All these tattoos have their own significance, but the most meaningful ones are the ones underneath my collarbone. My family is important to me and having something to remind me of them while I am away at college means so much to me. My collarbone tattoos signify that I am not alone and that my family is by my side. Hence, that is why they are on the left side of my chest – it feels like they’re watching over my heart and that they are always with me.
Getting tattoos, was one of the things I’ve done to help me be more comfortable in my body. They have a lot of meaning, and adding them to my body helped me feel more confident.
My Eye Shape and Skin
At a young age I knew that I did not look exactly like every other kid I went to school with. Growing up I noticed the kids around me were paler, had lighter hair, and a more circular-eye shape. Then, there was me who had tan skin, curly dark hair, and almond shaped eyes.
Many people would ask me where I’m from or tell me I don’t look like my parents. This caused me to be very anxious about my Indigenous features at a young age, and it took time for me to embrace these features.
Now, I see my eye shape and skin tone as traits that make me unique. Today, my eyes are one of the features on my body I try to make the most prominent by experimenting with eye makeup. With makeup or not my eyes are beautiful no matter what, and they will always continue to be one of my favorite features.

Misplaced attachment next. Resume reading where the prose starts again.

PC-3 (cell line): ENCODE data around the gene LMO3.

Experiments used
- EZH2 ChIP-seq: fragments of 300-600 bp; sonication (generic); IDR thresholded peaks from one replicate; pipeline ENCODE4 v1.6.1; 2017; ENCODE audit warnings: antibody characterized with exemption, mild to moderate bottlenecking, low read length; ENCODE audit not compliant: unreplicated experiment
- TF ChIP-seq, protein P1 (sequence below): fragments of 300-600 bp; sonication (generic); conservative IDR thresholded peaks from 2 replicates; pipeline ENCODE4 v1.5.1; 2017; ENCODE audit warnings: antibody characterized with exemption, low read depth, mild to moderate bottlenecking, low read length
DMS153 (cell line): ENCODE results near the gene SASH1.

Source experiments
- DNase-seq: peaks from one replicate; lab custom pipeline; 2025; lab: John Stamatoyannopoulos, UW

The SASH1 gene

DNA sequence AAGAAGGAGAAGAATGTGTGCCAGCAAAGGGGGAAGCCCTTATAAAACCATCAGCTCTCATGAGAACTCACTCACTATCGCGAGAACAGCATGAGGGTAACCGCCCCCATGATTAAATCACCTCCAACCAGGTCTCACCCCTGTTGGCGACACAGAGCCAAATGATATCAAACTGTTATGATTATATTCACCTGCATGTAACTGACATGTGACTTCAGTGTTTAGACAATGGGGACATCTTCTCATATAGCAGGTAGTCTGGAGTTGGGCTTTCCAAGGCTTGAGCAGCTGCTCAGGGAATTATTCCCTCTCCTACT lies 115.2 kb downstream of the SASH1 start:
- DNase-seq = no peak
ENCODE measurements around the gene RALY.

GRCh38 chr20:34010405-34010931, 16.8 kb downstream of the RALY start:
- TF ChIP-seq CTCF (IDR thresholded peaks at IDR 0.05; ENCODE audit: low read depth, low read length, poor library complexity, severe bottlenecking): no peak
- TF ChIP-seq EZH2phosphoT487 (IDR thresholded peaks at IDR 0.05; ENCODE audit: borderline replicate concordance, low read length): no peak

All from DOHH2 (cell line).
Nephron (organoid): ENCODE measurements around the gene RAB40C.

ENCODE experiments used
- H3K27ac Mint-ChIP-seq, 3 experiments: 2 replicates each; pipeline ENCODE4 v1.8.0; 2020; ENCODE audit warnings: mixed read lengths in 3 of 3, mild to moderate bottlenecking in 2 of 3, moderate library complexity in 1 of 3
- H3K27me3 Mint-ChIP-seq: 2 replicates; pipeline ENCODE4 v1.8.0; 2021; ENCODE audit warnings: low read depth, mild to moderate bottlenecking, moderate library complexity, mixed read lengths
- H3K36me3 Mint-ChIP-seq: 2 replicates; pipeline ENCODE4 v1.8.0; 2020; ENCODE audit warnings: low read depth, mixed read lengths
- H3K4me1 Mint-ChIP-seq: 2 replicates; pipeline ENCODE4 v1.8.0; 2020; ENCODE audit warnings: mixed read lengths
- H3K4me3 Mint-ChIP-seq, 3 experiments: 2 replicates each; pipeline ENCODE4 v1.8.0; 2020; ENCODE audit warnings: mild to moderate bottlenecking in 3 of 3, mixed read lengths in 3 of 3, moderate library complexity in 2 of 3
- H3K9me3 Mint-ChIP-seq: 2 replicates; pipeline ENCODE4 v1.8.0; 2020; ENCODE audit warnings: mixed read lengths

My Stretch Marks
Stretch marks can have many different meanings to how we perceive ourselves as people. For me, my stretch marks show how much I have grown not only physically, but as a person as well. I feel that these marks on my skin symbolize the life lessons I have learned and am continuing to learn as I get older. They also represent what I like to call, “battle scars” of surviving the tough ages of puberty and beginning to mature.
Feeling insecure or self-conscious is a completely normal feeling to have. It might be hard to accept that others are going through these same struggles. But it is extremely important to know that you are not alone!
Self-love and working to accept yourself doesn’t always have to take a big effort. Sometimes it can be as small as taking a quick glance in the mirror and giving yourself a warm compliment. It can also mean choosing to spend time with supportive and kind friends. Regardless, self-love can take time, but any small steps you take can make a big difference over time.
To learn more about embracing your traits:
- WRN – Body Image: Love the Skin You Are In
- WRN – Self-Esteem and Self-Love
- Tips for Making Your Virtual World a Body Positive Environment
Shaelee Singer is a sophomore at Portland State University and member of the Navajo Nation. As an English major interested in education, Shaelee is grateful to be writing articles that spread awareness about health to Native youth.